First dinosaur named in NSW in nearly a century after chance discovery

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This topic contains 4 replies, has 4 voices, and was last updated by  Salina 1 month, 1 week ago. This post has been viewed 111 times

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  • #85396

    Salina
    Participant

    I love stories like this.

    A freak discovery, fate and a fascination with dinosaurs are behind a scientific breakthrough that has led to the identification of a new prehistoric species.
    Weewarrasauras pobeni is the first dinosaur to be named in New South Wales in almost a century, following a chance discovery of a jawbone fragment in a bucket of opal rubble near Lightning Ridge.
    It was a two-legged, plant-eating dinosaur about the size of a kelpie dog that roamed the ancient floodplains in the state’s north 100 million years ago.
    The name honours the Wee Warra opal field, where the fossil was found, and opal buyer Mike Poben, who saw something special in the specimen and donated it for research.

    link

     

    An illustration of a dinosaur

    #85398

    gblewis
    Participant

    I always wonder how the experts can identify  bits of bone etc  Is DNA  still  in bone after all these years,? and  I  wonder how do they know they are looking at a creature of sorts when they just   see a small fragment in a bucket of dust or sand.  I always wonder about such things when ever I hear about these finds. Also how do we know they are correct?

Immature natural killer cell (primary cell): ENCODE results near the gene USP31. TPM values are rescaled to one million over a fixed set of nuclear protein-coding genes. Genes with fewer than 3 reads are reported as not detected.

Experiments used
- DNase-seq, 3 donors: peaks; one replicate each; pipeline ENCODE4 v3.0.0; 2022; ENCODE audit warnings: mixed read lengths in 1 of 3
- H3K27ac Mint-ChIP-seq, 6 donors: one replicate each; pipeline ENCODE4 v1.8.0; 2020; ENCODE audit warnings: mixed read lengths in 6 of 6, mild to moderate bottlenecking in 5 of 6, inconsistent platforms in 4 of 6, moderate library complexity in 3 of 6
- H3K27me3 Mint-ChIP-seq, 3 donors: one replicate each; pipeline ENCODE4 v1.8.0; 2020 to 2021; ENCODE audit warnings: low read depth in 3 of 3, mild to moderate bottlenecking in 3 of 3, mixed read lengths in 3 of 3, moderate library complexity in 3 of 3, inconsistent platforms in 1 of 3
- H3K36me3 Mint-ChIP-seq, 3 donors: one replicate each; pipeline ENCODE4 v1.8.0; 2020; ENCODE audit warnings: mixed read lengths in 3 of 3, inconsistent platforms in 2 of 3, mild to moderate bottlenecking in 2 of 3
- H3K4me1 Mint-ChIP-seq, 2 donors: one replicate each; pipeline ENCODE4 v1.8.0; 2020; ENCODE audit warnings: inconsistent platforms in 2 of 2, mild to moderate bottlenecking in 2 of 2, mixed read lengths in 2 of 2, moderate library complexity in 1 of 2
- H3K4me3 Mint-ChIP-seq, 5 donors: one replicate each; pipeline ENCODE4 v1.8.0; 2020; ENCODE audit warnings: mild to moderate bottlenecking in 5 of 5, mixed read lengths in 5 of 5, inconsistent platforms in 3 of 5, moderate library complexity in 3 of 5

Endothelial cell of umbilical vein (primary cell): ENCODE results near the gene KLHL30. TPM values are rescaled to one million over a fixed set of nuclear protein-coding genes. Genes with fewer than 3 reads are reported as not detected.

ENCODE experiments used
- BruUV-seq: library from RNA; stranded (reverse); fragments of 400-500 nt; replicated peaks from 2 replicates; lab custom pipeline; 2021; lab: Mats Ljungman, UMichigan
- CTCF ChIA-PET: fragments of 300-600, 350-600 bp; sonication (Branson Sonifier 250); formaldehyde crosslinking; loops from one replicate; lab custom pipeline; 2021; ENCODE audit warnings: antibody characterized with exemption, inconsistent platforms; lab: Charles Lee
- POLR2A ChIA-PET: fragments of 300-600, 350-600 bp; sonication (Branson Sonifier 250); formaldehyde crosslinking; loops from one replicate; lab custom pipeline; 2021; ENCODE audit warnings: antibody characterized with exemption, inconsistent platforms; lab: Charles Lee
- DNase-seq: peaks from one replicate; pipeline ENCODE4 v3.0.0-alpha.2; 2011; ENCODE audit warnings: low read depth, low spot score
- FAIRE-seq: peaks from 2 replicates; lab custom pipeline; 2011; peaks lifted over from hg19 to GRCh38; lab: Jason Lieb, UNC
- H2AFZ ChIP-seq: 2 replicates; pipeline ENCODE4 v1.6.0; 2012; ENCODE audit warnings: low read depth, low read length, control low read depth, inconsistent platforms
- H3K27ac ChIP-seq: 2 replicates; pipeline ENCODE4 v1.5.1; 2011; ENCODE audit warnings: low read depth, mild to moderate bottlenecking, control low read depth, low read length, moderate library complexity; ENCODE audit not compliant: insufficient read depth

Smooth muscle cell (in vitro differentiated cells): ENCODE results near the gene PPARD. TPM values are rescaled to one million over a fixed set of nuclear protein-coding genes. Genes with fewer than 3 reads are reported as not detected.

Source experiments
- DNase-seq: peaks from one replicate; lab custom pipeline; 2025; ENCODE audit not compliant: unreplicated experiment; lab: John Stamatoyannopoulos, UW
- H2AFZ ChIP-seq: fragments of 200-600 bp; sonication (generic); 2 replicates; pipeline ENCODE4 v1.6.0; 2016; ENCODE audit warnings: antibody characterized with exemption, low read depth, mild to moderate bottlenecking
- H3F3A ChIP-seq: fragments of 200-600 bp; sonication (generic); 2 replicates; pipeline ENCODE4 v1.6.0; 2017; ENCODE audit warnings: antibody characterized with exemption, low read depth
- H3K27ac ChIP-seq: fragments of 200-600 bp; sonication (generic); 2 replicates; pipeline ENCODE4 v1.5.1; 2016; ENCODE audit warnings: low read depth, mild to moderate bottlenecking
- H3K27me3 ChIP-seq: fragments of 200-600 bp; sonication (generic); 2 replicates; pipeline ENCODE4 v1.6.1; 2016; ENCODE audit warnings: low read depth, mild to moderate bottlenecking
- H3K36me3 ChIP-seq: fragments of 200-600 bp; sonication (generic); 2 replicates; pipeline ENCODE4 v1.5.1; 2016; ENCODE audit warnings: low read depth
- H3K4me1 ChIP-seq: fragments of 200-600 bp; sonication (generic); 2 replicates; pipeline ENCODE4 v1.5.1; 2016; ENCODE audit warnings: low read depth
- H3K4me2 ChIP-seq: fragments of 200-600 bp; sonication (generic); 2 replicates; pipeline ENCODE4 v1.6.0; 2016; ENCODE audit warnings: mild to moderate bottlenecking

#85399
    abirdo
    abirdo
    Participant

    I thought the size of this one interesting as most of them were enormous by today’s standards and needed to be so to survive as long as they did. I guess the little ants were around then though!
    I’m happy to accept the knowledge of those who study such things – does it really matter if they might get it wrong??

    #85400
    Jen
    Jen
    Participant

    Great story. Thanks Salina.

    Weewarrasauras Pobeni was a small, herbivorous dinosaur that walked the earth on two legs about 100 million years ago – back when the area of outback NSW near the opal mining mecca Lightning Ridge received good rainfall and was fringed by waterways. It was about the size of a kelpie, or as University of New England palaeontologist Phil Bell described it, “a good pet-size dinosaur”.

    I would have loved to have been a palaeontologist.

    #85403

    Salina
    Participant

    Another aspect of that particular find is that it was in the opal mining area, and apparently there could possibly be many fossils that have ”opalised”, so the dilemma can often be whether to retrieve a fossil or mine an opal.

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